MIDWAY THROUGH the forum, it was Caldwell who went on the offensive, pressing Djou for specifics. “I’ve heard him now repeatedly talk about rail but not talk about a solution,” Caldwell said. “I’ve heard him say he’s stopping at Middle Street. He mentions (Bus Rapid Transit); I want to know about his BRT proposal, real solutions to getting us from Middle Street, if that’s where he’s stopping, to Ala Moana.”
Whatever Djou’s plans are, the mayor said, “it’s going to cost money.”
In response, Djou reminded the audience it was Caldwell and Carlisle who promised a rail line within a time and cost while he voted against it, and that “build rail better” was a theme of the current mayor’s campaign four years ago. “You have my pledge here that if I’m elected mayor, we are going to end these endless cost overruns, we are going to stop these nonstop delays,” Djou said, again pledging to not raise taxes or spend more than $7 billion.
“I am open to any reasonable alternative that meets those objectives however it occurs,” Djou said, adding, “I am not wedded to any one system, I am not wedded to any one plan. What I am wed to is terminating these enormous cost overruns.” It’s Caldwell, he said, who has failed to come up with a solution, instead asking that the Federal Transit Administration give the city until June to deliver a feasibility plan the agency demanded it get next month.
After the forum, Djou told reporters he would neither ask state lawmakers for an extension of the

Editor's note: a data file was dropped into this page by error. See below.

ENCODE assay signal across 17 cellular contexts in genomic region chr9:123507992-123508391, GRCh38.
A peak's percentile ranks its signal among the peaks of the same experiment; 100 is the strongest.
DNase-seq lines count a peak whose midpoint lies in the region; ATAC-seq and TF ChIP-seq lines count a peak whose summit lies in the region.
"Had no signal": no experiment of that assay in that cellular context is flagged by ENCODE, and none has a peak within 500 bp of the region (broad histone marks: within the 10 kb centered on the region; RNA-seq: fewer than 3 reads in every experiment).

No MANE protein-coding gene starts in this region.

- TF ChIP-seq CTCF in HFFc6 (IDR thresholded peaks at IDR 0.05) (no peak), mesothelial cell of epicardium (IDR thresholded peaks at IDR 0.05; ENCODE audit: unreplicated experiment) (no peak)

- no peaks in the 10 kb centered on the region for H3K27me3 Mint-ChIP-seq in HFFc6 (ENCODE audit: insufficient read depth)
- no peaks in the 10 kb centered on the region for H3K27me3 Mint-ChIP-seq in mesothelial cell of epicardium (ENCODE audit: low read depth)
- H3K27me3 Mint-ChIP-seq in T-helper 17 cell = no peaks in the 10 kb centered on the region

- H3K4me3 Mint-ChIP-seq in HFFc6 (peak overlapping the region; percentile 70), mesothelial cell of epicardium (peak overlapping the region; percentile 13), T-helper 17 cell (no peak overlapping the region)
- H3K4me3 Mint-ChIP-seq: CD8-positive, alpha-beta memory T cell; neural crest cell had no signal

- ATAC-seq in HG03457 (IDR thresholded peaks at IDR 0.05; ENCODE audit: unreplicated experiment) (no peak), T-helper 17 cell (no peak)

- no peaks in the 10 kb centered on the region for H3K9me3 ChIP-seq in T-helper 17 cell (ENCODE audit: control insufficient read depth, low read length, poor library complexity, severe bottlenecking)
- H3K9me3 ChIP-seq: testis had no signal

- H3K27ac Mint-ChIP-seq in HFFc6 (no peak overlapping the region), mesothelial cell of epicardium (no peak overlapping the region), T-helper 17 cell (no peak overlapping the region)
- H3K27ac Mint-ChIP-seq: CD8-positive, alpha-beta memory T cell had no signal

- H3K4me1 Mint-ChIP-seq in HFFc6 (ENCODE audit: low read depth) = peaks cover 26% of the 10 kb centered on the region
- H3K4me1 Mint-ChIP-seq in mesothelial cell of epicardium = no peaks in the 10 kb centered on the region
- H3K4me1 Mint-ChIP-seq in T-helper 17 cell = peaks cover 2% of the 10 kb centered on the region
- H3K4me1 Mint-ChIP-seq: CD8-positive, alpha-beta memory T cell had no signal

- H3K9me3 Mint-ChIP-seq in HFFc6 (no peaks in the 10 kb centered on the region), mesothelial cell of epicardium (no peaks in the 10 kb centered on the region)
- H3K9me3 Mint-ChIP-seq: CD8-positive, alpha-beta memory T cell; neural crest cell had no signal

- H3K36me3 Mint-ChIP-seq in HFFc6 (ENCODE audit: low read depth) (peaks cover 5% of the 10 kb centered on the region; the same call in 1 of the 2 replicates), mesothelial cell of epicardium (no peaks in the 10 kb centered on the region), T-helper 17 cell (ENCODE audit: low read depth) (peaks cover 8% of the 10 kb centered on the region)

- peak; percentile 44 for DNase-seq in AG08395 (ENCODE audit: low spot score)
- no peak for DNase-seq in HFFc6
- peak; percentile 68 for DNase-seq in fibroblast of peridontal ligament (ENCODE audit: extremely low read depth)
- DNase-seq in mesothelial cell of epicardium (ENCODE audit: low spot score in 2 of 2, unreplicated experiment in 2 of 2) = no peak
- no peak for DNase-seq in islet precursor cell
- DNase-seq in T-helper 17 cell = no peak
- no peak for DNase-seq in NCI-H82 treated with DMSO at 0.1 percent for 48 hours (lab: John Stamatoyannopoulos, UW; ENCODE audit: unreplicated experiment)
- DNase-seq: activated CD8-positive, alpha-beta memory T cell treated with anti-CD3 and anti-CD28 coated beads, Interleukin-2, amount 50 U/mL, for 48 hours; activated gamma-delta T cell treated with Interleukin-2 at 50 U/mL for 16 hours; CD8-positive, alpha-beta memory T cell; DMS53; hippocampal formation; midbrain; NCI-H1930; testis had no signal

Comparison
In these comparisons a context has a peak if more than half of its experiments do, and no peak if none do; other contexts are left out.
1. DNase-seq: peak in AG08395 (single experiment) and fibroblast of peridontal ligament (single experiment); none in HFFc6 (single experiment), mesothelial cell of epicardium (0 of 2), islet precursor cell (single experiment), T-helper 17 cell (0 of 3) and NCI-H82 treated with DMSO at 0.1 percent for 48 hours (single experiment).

0.5 percent excise tax surcharge nor propose raising property tax rates to pay for rail, but would seek private developer help and possibly additional federal dollars to pay for an alternative to ending at Ala Moana Center.
On affordable housing, Caldwell said his administration has pushed a greater number of accessory dwelling units, established Transit Oriented Development areas that give incentives and allowances to those who build affordable units, and is working on requiring developers to provide affordable housing to those on the lower side of the income spectrum.
Carlisle wants the city to butt out of the housing industry. “Whenever the government gets into the housing market, it fails inevitably,” he said. “They screw it up from one end to the other. They don’t kick people out, they don’t keep up with mortgage payments, the place just sits there and deteriorates.” The city began attempting to sell 12 of its housing projects when he was mayor, a plan that would have allowed the units to be renovated. But that plan faltered during Caldwell’s term, he said.
Djou said it’s important for people who were born and raised in Hawaii to be able to purchase homes and continue living here. Meanwhile the island is experiencing a population boom of 10,000 people annually, which requires about 3,000-3,500 units annually. To do that, the city needs to allow higher height limits and offer other incentives to developers who build in the urban core, rather than paving over undeveloped land, he said.
The three will next appear at a forum sponsored by the Rotary Club of Honolulu on July 26.
The primary election is Aug. 13, although absentee mail-out ballots will be sent out beginning July 22. If the top vote-getter captures 50 percent of the votes cast plus one vote, that person would win outright. Otherwise, the top two vote-getters would go head to head in the Nov. 8 general election.
Eight other candidates, none of whom have held elected office, are running for mayor.